Nam Ngum 2 dam displaced over 6,000 ethnic minorities in Vientiane, Lao PDR

An award-winning dam for sustainable energy production? Over 6,000 ethnic minorities were displaced to construct the Nam Ngum 2 hydroelectric power plant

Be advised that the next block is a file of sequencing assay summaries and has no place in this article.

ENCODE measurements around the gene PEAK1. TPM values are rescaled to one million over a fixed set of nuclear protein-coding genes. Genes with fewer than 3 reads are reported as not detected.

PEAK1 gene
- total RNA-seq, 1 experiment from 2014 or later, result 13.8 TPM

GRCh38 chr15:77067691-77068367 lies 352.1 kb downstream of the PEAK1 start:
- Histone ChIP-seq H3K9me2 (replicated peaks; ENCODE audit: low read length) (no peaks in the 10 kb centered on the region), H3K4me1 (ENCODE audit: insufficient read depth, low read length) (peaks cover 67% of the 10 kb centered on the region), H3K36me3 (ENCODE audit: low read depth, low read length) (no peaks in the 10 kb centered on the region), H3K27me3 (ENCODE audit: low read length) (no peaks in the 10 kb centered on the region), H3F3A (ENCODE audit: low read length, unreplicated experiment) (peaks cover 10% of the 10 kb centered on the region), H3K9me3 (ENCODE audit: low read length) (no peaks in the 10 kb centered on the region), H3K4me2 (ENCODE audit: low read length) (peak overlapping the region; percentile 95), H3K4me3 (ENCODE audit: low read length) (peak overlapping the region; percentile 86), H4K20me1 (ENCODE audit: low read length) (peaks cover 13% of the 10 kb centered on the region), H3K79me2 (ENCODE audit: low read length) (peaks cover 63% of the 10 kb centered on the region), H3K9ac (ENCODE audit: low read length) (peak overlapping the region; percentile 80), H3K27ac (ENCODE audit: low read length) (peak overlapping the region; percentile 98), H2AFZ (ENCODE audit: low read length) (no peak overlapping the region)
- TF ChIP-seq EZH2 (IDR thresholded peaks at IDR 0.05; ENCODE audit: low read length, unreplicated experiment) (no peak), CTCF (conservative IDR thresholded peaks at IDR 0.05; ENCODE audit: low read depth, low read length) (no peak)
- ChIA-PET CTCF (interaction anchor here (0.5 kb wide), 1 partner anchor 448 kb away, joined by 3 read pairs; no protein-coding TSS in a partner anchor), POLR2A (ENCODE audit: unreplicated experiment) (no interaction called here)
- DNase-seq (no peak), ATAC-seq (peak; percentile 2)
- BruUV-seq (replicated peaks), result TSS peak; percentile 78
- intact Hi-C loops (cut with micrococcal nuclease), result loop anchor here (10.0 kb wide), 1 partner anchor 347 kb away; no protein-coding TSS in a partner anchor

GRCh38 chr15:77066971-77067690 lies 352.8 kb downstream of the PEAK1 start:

<div class="horipane"><div class="title active">Description</div><div class="content"><table class="table"><tbody><tr><td class="fld"></td><td class="columns"><div class="less">On its path to become the “battery of Asia”, Laos has planned a series of major dams along the Nam Ngum River, a tributary river of the Mekong. The Nam Ngun 2 dam, located in Vientiane province, is among those already in operation, just 35km north-east of the downstream Nam Ngum 1 dam [1]. </div><a class="seemore" href="#">See more...</a><div class="more" style="display:none">The project was first planned during the 1990s, when feasibility studies and Environmental Impacts Assessments (EIA) where conducted by Finnish engineering company Pöyry, which would later on become supervising engineer [2], in spite of an apparent conflict of interests. Put on ice during the Asian financial crisis, the project received again momentum in March 2006, when agreements to move forward were signed with a consortium of developers (see project details) [1]. EIAs were completed, but not disclosed, violating National Hydropower Policy [3]. Construction started at the end of 2006, and as of end of December 2010, the dam, awarded with the International Milestone Rockfill Dam Project Award [2], was ready to produce electricity for export to Thailand [4]. However, when the dam’s reservoir of 12,200ha was first filled with water, water levels of downstream Nam Ngum 1 dam dropped so much, requiring to important electricity from Thailand to cover the shortfall [3]. <br/><br/>During construction, no less than 6,100 people from 17 villages, largely ethnic minorities Phuan, Tai Dam, Tai Deng, Khamu and Hmong, needed to be displaced [3;5]. People were unable to participate in the planning of the so-called “focal sites” [5]; common resettlement areas for all different ethnic groups, which were reported to lack sufficient access to land to support livelihoods [1]. Others reported evidence for human rights abuses in the procedure of how evictions occurred [5]. Downstream impacts include reduction of fish stock in the Nam Ngum 1 dam reservoir, on which more than 9,000 people depend, while the Nam Ngum 2 reservoir has little potential for reservoir fisheries [1]. In addition to the well-known environmental impacts of lams, such as blocking of migratory fish species and other irreversible changes in aquatic and riparian ecosystems, the transmission line was constructed within the Protected Area Phou Khao Khuay NPA, leading to further habitat fragmentation within the park [3].<br/><br/>Finnish company Pöyry presents the dam as a success story, in which, during the peak construction period no less than 6,000 persons were employed for the dam, hence, providing substantial local employment [2]. This short term employment, however, needs to be contrasted with an irreversible economic, social, cultural and ecological loss, jeopardizing more than 6,000 indigenous people, which are carrying the costs for the benefits of a few companies, the Lao government and energy-demanding Thailand [4].<br/><br/><a class="seeless" href="#">(See less)</a></div></td></tr></tbody></table></div></div><div class="horipane"><div class="title active">Basic Data</div><div class="content"><table class="table"><tbody><tr><td class="fld">Name</td><td>Nam Ngum 2 dam displaced over 6,000 ethnic minorities in Vientiane, Lao PDR</td></tr><tr><td class="fld">Country</td><td><a href="/country/lao-pdr">Lao PDR</a></td></tr><tr><td class="fld">Province</td><td>Vientiane</td></tr><tr><td class="fld">Site</td><td>Xaisomboun district</td></tr><tr><td class="fld">Accuracy of Location</td><td>HIGH local level</td></tr></tbody></table></div></div><div class="horipane"><div class="title active">Source of Conflict</div><div class="content"><table class="table"><tbody><tr><td class="fld">Type of Conflict (1st level)</td><td>Water Management</td></tr><tr><td class="fld">Type of Conflict (2nd level)</td><td>Dams and water distribution conflicts<br /> Land acquisition conflicts</td></tr><tr><td class="fld">Specific Commodities</td><td><a href='/commodity/land'>Land</a><br /><a href='/commodity/electricity'>Electricity</a><br /><a href='/commodity/water'>Water</a></td></tr></tbody></table></div></div><div class="horipane"><div class="title active">Project Details and Actors</div><div class="content"><table class="table"><tbody><tr><td class="fld">Project Details</td><td class="columns"><div class="less">Nam Ngum 2 dam is a concrete face rockfill dam with a high of 182 meters [2] and a width of 485m [6]. The reservoir expands over 12,200ha. The construction was completed at the end of 2010 and commercial operation started in March 2013 [6].</div><a class="seemore" href="#">See more...</a><div class="more" style="display:none">The installed capacity amounts to 614 Megawatt (MW) and the dam has an annual production of 2220GWh [2].<br/><br/>The investment size was reported to amount to $832 million [2].<br/><br/>The project is a BOT project (build-operate-transfer), in which the ownership will be transferred to Lao PDR after several decades of operation [1].<br/><br/>The produced energy is sold by agreement to the Energy Generating Authority Thailand (EGAT). Therefore, a 98km transmission line(230/500kV) needed to be constructed [2], partly located in protected areas [1].<br/><br/>The dam is operated by Nam Ngun 2 Power Company Limited.<br/><br/>According to International Rivers [3], as of 2010, the involved developers held the following shares: CH. Karnchang (Thai) 28.5%; EdL (Laos) 25%; Ratchaburi Generating Co. (Thai) 25%; Bangkok Expressway PCL (Thai) 12.5%; Shlapak Group (USA) 4%; PT Construction & Irrigation Co., (Laos) 4%; TEAM Consulting Engineering (Thai) 1%. <br/><br/>Finnish company Pöyry conducted feasibility studies and impact assessment, and later became supervising engineer [2].<br/><br/>Other consultants were TEAM Consulting Engineering and Management Co., Ltd. and ATT Consultants Co., Ltd [7]<br/><br/>Technology (turbines) was supplied by Japanese Mitsui and Toshiba [3].<br/><br/><a class="seeless" href="#">(See less)</a></div></td></tr><tr><td class="fld">Project Area (in hectares)</td><td>12,200</td></tr><tr><td class="fld">Level of Investment (in USD)</td><td>832,000,000</td></tr><tr><td class="fld">Type of Population</td><td>Rural</td></tr><tr><td class="fld">Potential Affected Population</td><td>6,100 displaced; 9,000 directly affected by reduced fish stock</td></tr><tr><td class="fld">Start Date</td><td>01/03/2006</td></tr><tr><td class="fld">End Date</td><td>01/03/2013</td></tr><tr><td class="fld">Company Names or State Enterprises</td><td><a href='/company/electricity-generating-authority-of-thailand'>Electricity Generating Authority of Thailand <small>(EGAT)</small></a> from <a href='/country-of-company/thailand'><small>Thailand</small></a><br /><a href='/company/ch-karnchang-public-company-limited'>CH Karnchang Public Company Limited <small>(CH Karnchang PCL)</small></a> from <a href='/country-of-company/thailand'><small>Thailand</small></a><br /><a href='/company/poyry-plc'>Pöyry PLC <small>(Pöyry PLC)</small></a> from <a href='/country-of-company/finland'><small>Finland</small></a><br /><a href='/company/team-consulting-engineering-and-management-co-ltd'>TEAM Consulting Engineering and Management Co., Ltd. <small>(TEAM)</small></a> from <a href='/country-of-company/thailand'><small>Thailand</small></a><br /><a href='/company/bangkok-expressway-public-company-limited'>Bangkok Expressway Public Company Limited</a> from <a href='/country-of-company/thailand'><small>Thailand</small></a><br /><a href='/company/nam-ngum-2-power-company-limited'>Nam Ngum 2 Power Company Limited <small>(NN2 PCL)</small></a> from <a href='/country-of-company/lao-pdr'><small>Lao PDR</small></a> - <small>hydroelectricity, dams</small><br /><a href='/company/electricite-du-laos'>Electricite du Laos <small>(EdL)</small></a> from <a href='/country-of-company/lao-pdr'><small>Lao PDR</small></a> - <small>electricity, energy</small><br /><a href='/company/att-consultantscompany-limited'>ATT consultantsCompany Limited <small>(ATT)</small></a> from <a href='/country-of-company/thailand'><small>Thailand</small></a> - <small>consultancy, engineering, architecture</small><br /><a href='/company/shlapak-group-co-ltd'>Shlapak Group Co Ltd.</a> from <a href='/country-of-company/united-states-of-america'><small>United States of America </small></a> - <small>hydroelectric dams</small><br /><a href='/company/pt-construction-and-irrigation-company-limited'>PT Construction and Irrigation Company Limited</a> from <a href='/country-of-company/lao-pdr'><small>Lao PDR</small></a> - <small>infrastructure development, energy, mining</small><br /><a href='/company/toshiba'>Toshiba</a> from <a href='/country-of-company/japan'><small>Japan</small></a><br /><a href='/company/mitsui-co-ltd'>Mitsui & Co Ltd</a> from <a href='/country-of-company/japan'><small>Japan</small></a></td></tr><tr><td class="fld">International and Financial Institutions</td><td><a href='/institution/kasikorn-bank'>Kasikorn Bank</a> from <a href='/country-of-institution/thailand'><small>Thailand</small></a><br /><a href='/institution/bangkok-bank'>Bangkok Bank</a> from <a href='/country-of-institution/thailand'><small>Thailand</small></a><br /><a href='/institution/siam-commercial-bank-public-company-limited'>Siam Commercial Bank Public Company Limited <small>(SCB)</small></a> from <a href='/country-of-institution/thailand'><small>Thailand</small></a><br /><a href='/institution/krungthai-bank-pcl'>Krungthai Bank PCL</a> from <a href='/country-of-institution/thailand'><small>Thailand</small></a></td></tr><tr><td class="fld">Environmental justice organisations and other supporters</td><td>International Rivers (and likely others)</td></tr></tbody></table></div></div><div class="horipane"><div class="title active">The Conflict and the Mobilization</div><div class="content"><table class="table"><tbody><tr><td class="fld">Intensity of Conflict (at highest level)</td><td>UNKNOWN</td></tr><tr><td class="fld">When did the mobilization begin</td><td>In REACTION to the implementation (during construction or operation)</td></tr><tr><td class="fld">Groups Mobilizing</td><td>International ejos<br /> there were likely also other groups mobilizing, though no information could be found so far.</td></tr><tr><td class="fld">Forms of Mobilization</td><td>Involvement of national and international NGOs<br /> Public campaigns</td></tr></tbody></table></div></div><div class="horipane"><div class="title active">Impacts</div><div class="content"><table class="table"><tbody><tr><td class="fld">Environmental Impacts</td><td><strong>Visible: </strong>Biodiversity loss (wildlife, agro-diversity), Food insecurity (crop damage), Loss of landscape/aesthetic degradation, Surface water pollution / Decreasing water (physico-chemical, biological) quality, Large-scale disturbance of hydro and geological systems, Reduced ecological / hydrological connectivity<br /><strong>Potential: </strong>Groundwater pollution or depletion</td></tr><tr><td class="fld">Health Impacts</td><td><strong>Visible: </strong>Mental problems including stress, depression and suicide</td></tr><tr><td class="fld">Socio-economic Impacts</td><td><strong>Visible: </strong>Displacement, Loss of livelihood, Land dispossession, Loss of landscape/sense of place<br /><strong>Potential: </strong>Loss of traditional knowledge/practices/cultures, Social problems (alcoholism, prostitution, etc..), Specific impacts on women, Violations of human rights</td></tr></tbody></table></div></div><div class="horipane"><div class="title active">Outcome</div><div class="content"><table class="table"><tbody><tr><td class="fld">Project Status</td><td>In operation</td></tr><tr><td class="fld">Pathways for conflict outcome / response</td><td>Migration/displacement</td></tr><tr><td class="fld">Do you consider this as a success?</td><td>No</td></tr><tr><td class="fld">Why? Explain briefly.</td><td>The project went on.</td></tr></tbody></table></div></div><div class="horipane"><div class="title active">Sources and Materials</div><div class="content"><table class="table"><tbody><tr><td class="fld">Legislations</td><td><table><tr><td><p> Water and Water Resources Law, LAO PDR<br/><a class="refanch small" href="http://faolex.fao.org/docs/pdf/lao7478.pdf" target="_blank">[click to view]</a></p></td></tr></table></td></tr><tr><td class="fld">References</td><td><table><tr><td><p> [1] International Rivers, 2008. Power Surge: The Impacts of Rapid Dam Development in Laos. Report (accessed 10/03/2015)<br/><a class="refanch small" href="http://www.internationalrivers.org/files/attached-files/intl_rivers_power_surge.pdf" target="_blank">[click to view]</a></p></td></tr><tr><td><p> [3] International Rivers, 2010. Existing and planned Hydropower Projects. (accessed 10/03/2015).<br/><a class="refanch small" href="http://www.internationalrivers.org/files/attached-files/laohydro2010_sept_final.pdf" target="_blank">[click to view]</a></p></td></tr><tr><td><p> [4] Middleton, C. (2012). Transborder Environmental Justice in Regional Energy Trade in Mainland South-East<br />Asia. ASEAS - Austrian Journal of South-East Asian Studies, 5(2), 292-315.<br/><a class="refanch small" href="http://www.seas.at/aseas/5_2/ASEAS_5_2_A7.pdf" target="_blank">[click to view]</a></p></td></tr><tr><td><p> [5] Sengkham S., 2007. Resettlement Impacts of Nam Ngum 2 Hydro-power Project on Community Culture. Report. (accessed 10/03/2015)<br/><a class="refanch small" href="http://rightslinklao.org/wp-content/uploads/downloads/2014/05/Resettlement-Impacts-of-Nam-Ngum-2-Hydro-power-Project-on-Community-Culture.pdf" target="_blank">[click to view]</a></p></td></tr></table></td></tr><tr><td class="fld">Links</td><td><table><tr><td><p> [2] Pöyry communication: Nam Ngum 2: Award-Winning Hydroelectric Power Plant in the remote forests of South East Asia. (accessed 10/03/2015)<br/><a class="refanch small" href="http://www.poyry.com/sites/default/files/namngum2_a4_success_story_en.pdf" target="_blank">[click to view]</a></p></td></tr><tr><td><p> [6] Website of PT Sole Company (accessed 10/03/2015)<br/><a class="refanch small" href="http://www.ptsole.com/nam-ngum-2" target="_blank">[click to view]</a></p></td></tr><tr><td><p> [9] TEAM consulting company on the project (accessed 10/03/2015)<br/><a class="refanch small" href="http://www.teamgroup.co.th/index.php/en/credentials/projects/water-resources-a-hydropower/79-nam-ngum-2-hydroelectric-power-project-lao-pdr.html" target="_blank">[click to view]</a></p></td></tr></table></td></tr><tr><td class="fld">Media Links</td><td><table><tr><td><p> Video on reduced fish stocks in the downstream Nam Ngun dam reservoir<br/><a class="refanch small" href="https://www.youtube.com/watch?v=4nStsV5klDU" target="_blank">[click to view]</a></p></td></tr></table></td></tr><tr><td class="fld">Other Documents</td><td><table><tr><td><p><strong>Map of the Nam Ngun dams</strong> Source: See International Rivers, [1]<br/><a class="refanch small" href="https://file.ejatlas.org/docs/Map_taken_from_IR_2008.png" target="_blank">[click to view]</a></p></td></tr><tr><td><p><strong>Nam Ngun 2 dam</strong> Source: http://www.ptsole.com/nam-ngum-2<br/><a class="refanch small" href="https://file.ejatlas.org/docs/f___namngum_4.jpg" target="_blank">[click to view]</a></p></td></tr><tr><td><p><strong>Construction of the Nam Ngun 2 dam</strong> Source: http://www.ceat.or.th/2010/images/stories/member-proj/team/30.jpg<br/><a class="refanch small" href="https://file.ejatlas.org/docs/construction_30.jpg" target="_blank">[click to view]</a></p></td></tr></table></td></tr></tbody></table></div></div><div class="horipane"><div class="title active">Meta Information</div><div class="content"><table class="table"><tbody><tr><td class="fld">Contributor</td><td>A. Scheidel (ICTA-UAB) / arnim.scheidel "at" gmail.com</td></tr><tr><td class="fld">Last update</td><td>11/03/2015</td></tr></tbody></table></div></div>